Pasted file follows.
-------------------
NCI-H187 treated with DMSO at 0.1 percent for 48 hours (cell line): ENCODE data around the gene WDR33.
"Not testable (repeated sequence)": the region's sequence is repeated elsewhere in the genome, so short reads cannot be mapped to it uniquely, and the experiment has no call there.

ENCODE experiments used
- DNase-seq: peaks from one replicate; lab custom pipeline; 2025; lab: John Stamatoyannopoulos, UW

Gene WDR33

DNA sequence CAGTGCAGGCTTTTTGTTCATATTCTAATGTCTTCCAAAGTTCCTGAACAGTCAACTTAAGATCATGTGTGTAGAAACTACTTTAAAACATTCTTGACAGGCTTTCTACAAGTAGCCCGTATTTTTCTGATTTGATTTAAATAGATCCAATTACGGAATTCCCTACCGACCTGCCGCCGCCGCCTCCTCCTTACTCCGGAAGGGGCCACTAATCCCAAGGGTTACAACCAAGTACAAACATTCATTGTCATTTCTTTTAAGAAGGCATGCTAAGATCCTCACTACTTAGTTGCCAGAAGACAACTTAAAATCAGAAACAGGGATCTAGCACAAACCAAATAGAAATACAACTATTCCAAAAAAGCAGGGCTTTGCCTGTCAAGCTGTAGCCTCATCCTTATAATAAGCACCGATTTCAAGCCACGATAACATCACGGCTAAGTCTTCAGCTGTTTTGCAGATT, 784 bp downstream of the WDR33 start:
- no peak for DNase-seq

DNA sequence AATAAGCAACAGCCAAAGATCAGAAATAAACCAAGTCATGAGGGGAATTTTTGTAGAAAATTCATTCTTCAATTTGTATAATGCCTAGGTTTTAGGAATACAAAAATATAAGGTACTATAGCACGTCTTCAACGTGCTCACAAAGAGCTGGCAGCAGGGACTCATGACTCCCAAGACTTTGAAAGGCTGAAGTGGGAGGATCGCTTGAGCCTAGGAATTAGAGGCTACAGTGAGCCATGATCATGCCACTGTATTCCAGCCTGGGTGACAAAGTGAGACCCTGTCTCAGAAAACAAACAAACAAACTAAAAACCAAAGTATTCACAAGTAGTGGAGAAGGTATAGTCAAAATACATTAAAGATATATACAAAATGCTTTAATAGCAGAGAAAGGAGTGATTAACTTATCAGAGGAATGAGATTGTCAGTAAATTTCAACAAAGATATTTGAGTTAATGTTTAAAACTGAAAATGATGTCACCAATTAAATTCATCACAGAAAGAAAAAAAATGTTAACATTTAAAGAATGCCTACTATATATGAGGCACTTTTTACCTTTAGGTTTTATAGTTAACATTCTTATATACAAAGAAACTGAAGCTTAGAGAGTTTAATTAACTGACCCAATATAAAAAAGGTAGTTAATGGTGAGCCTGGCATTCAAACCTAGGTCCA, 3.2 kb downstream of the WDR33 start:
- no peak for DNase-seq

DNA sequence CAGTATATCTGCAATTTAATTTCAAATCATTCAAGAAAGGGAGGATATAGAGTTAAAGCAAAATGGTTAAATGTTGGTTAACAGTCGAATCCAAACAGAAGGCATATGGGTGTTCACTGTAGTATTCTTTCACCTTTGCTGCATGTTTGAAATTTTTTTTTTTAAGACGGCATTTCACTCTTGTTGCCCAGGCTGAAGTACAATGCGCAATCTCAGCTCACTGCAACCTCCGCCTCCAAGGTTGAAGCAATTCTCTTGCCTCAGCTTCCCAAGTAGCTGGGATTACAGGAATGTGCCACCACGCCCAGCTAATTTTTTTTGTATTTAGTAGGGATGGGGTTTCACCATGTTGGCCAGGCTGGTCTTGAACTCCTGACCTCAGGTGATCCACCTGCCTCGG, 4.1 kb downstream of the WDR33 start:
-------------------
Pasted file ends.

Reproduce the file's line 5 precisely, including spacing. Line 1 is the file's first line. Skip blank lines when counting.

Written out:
Gene WDR33